So what is this ‘Something Valuable’ that has the country at odds right now? For a self-riotous few, it is as narrow-sighted as their outdated beliefs and comfort zones of intolerance. The events in Charlottesville, Virginia last weekend are a painfully accurate example. Ultra-conservatives are exhibiting the same messy, emotional symptoms of a character in conflict:

Entitled Americans (Alt-Right) – Freedoms & Rights (Power) = Displaced Fear (Discrimination)

So how do we tame the volatile stray that’s barking inside these terrified Alt-Right ideologists? How do we get them to understand the unshakable truth that nothing is being taken away from them? Their precious freedoms are as intact as they’ve ever been. The only difference is, back in the ‘good old days’ they could unethically enthrone themselves on top of the social hierarchy without raising eyebrows. It’s 2017. Now people are raising their eyebrows, their voices and their protest signs and ultra-conservatives don’t know how to handle the pushback.

The Alt-Right’s refusal to acknowledge these changes is what’s led to their own paranoid schizophrenia. Building a pillow fort with Confederate flags in their living room while chanting ‘blood and soil’ does not change the fact that the South lost the Civil War. No doubt we still have a long road ahead, but most Americans have come far enough to declare that people are not property or punching-bags or ladder rungs. The Alt-Right have padded their egos using this superiority complex to punch and fluff the minority ‘cushions’ under their derrieres. But now they are the ones under the sharp focus of (gasp) discrimination. Discrimination against inequality and violent rhetoric.

This bad behavior is being strung up as an intolerable example on social media. And the Alt-Right is feeling the acute discomfort of that mass public rejection. Evolution hard-wired humans to ‘think like the flock’. If you didn’t, you died. That’s led to rationalizations like, ‘slavery is acceptable’; ‘sexism is scientifically proven’; ‘desecration of your neighbor’s faith is honorable.’ This brain-washing machine was, unfortunately, left on the spin cycle for most of humankind’s development. And, it seems, our current POTUS’ development as well. But that’s a rant for another day.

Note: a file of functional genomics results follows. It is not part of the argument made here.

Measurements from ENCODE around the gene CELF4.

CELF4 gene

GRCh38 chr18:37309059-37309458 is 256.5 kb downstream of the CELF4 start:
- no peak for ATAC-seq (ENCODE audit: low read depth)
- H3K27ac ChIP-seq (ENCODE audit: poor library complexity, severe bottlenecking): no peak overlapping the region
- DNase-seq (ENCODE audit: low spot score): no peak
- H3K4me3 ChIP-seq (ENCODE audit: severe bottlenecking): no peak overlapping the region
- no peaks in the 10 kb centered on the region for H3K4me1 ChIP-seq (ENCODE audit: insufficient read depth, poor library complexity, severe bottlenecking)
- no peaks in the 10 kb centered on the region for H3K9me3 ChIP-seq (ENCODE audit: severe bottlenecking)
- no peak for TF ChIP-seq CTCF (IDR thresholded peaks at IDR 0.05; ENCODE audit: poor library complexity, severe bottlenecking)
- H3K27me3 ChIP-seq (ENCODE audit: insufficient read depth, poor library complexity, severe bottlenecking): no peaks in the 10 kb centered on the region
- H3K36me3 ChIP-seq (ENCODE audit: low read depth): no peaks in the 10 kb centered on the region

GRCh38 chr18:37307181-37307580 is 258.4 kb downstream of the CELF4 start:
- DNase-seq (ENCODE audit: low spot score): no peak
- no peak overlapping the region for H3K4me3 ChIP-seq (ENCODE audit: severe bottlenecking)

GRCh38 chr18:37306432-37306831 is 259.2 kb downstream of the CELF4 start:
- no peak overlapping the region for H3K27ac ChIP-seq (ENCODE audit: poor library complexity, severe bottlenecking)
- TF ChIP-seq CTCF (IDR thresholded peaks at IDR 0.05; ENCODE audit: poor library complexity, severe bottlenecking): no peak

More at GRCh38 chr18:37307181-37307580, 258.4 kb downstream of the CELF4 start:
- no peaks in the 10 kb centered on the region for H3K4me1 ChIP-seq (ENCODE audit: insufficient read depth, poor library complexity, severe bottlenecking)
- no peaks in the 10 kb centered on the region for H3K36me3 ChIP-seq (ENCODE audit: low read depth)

Although intolerance is still gnashing its teeth, the ugly beast is slowly backing itself into a dead end alley. People are talking. People are coming together – just sometimes with too much force. In dealing with every aspect of this divide, the lives sacrificed are unnecessary. It is a loss felt deeper because of the senseless violence. But I hope the country will remain optimistic. The fiery conflicts we see on our television screens at night are proof that we’re squeezing in on the Alt-Right’s comfort zone.

There will be more heated exchanges, more blood, more tears, and this is why the pending years of America’s next big ‘growth spurt’ are going to take all the patience and compassion we can muster. We must continue to lead by example and breathe through those dark, infuriating moments to come; to look to the core of the problem before we become a part of it too. Because the biggest challenge is not the danger of taming a cornered, belligerent mongrel – it’s convincing the damn thing to turn around and see that there were never any walls to begin with.

By: Erica Ruhe

Photo Credit: https://jerkmag.wordpress.com/